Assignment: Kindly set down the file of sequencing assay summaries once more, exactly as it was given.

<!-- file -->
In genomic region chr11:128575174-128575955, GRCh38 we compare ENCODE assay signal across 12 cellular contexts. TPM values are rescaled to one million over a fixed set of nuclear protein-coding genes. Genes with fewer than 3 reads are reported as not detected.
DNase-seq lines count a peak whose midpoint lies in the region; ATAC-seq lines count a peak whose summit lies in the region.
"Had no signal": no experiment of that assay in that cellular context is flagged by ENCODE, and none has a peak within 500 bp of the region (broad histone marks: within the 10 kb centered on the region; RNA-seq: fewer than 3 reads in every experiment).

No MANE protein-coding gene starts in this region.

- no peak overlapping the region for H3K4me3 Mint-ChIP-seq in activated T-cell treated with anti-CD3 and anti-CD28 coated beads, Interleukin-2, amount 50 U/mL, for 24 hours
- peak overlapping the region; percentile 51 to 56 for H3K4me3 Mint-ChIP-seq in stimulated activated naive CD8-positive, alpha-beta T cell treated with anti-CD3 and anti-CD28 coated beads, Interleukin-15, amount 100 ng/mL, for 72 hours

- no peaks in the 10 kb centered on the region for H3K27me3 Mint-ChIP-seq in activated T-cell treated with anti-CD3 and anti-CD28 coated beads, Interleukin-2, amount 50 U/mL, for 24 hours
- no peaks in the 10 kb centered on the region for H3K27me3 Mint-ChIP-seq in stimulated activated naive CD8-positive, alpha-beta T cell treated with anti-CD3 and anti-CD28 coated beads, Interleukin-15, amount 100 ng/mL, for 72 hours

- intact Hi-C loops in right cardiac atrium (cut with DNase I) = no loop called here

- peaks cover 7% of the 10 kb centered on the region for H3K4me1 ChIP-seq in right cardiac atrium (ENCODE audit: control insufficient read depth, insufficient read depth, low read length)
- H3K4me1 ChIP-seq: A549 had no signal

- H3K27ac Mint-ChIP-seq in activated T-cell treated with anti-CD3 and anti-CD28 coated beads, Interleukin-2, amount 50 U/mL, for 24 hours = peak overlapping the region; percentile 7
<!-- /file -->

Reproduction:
In genomic region chr11:128575174-128575955, GRCh38 we compare ENCODE assay signal across 12 cellular contexts. TPM values are rescaled to one million over a fixed set of nuclear protein-coding genes. Genes with fewer than 3 reads are reported as not detected.
DNase-seq lines count a peak whose midpoint lies in the region; ATAC-seq lines count a peak whose summit lies in the region.
"Had no signal": no experiment of that assay in that cellular context is flagged by ENCODE, and none has a peak within 500 bp of the region (broad histone marks: within the 10 kb centered on the region; RNA-seq: fewer than 3 reads in every experiment).

No MANE protein-coding gene starts in this region.

- no peak overlapping the region for H3K4me3 Mint-ChIP-seq in activated T-cell treated with anti-CD3 and anti-CD28 coated beads, Interleukin-2, amount 50 U/mL, for 24 hours
- peak overlapping the region; percentile 51 to 56 for H3K4me3 Mint-ChIP-seq in stimulated activated naive CD8-positive, alpha-beta T cell treated with anti-CD3 and anti-CD28 coated beads, Interleukin-15, amount 100 ng/mL, for 72 hours

- no peaks in the 10 kb centered on the region for H3K27me3 Mint-ChIP-seq in activated T-cell treated with anti-CD3 and anti-CD28 coated beads, Interleukin-2, amount 50 U/mL, for 24 hours
- no peaks in the 10 kb centered on the region for H3K27me3 Mint-ChIP-seq in stimulated activated naive CD8-positive, alpha-beta T cell treated with anti-CD3 and anti-CD28 coated beads, Interleukin-15, amount 100 ng/mL, for 72 hours

- intact Hi-C loops in right cardiac atrium (cut with DNase I) = no loop called here

- peaks cover 7% of the 10 kb centered on the region for H3K4me1 ChIP-seq in right cardiac atrium (ENCODE audit: control insufficient read depth, insufficient read depth, low read length)
- H3K4me1 ChIP-seq: A549 had no signal

- H3K27ac Mint-ChIP-seq in activated T-cell treated with anti-CD3 and anti-CD28 coated beads, Interleukin-2, amount 50 U/mL, for 24 hours = peak overlapping the region; percentile 7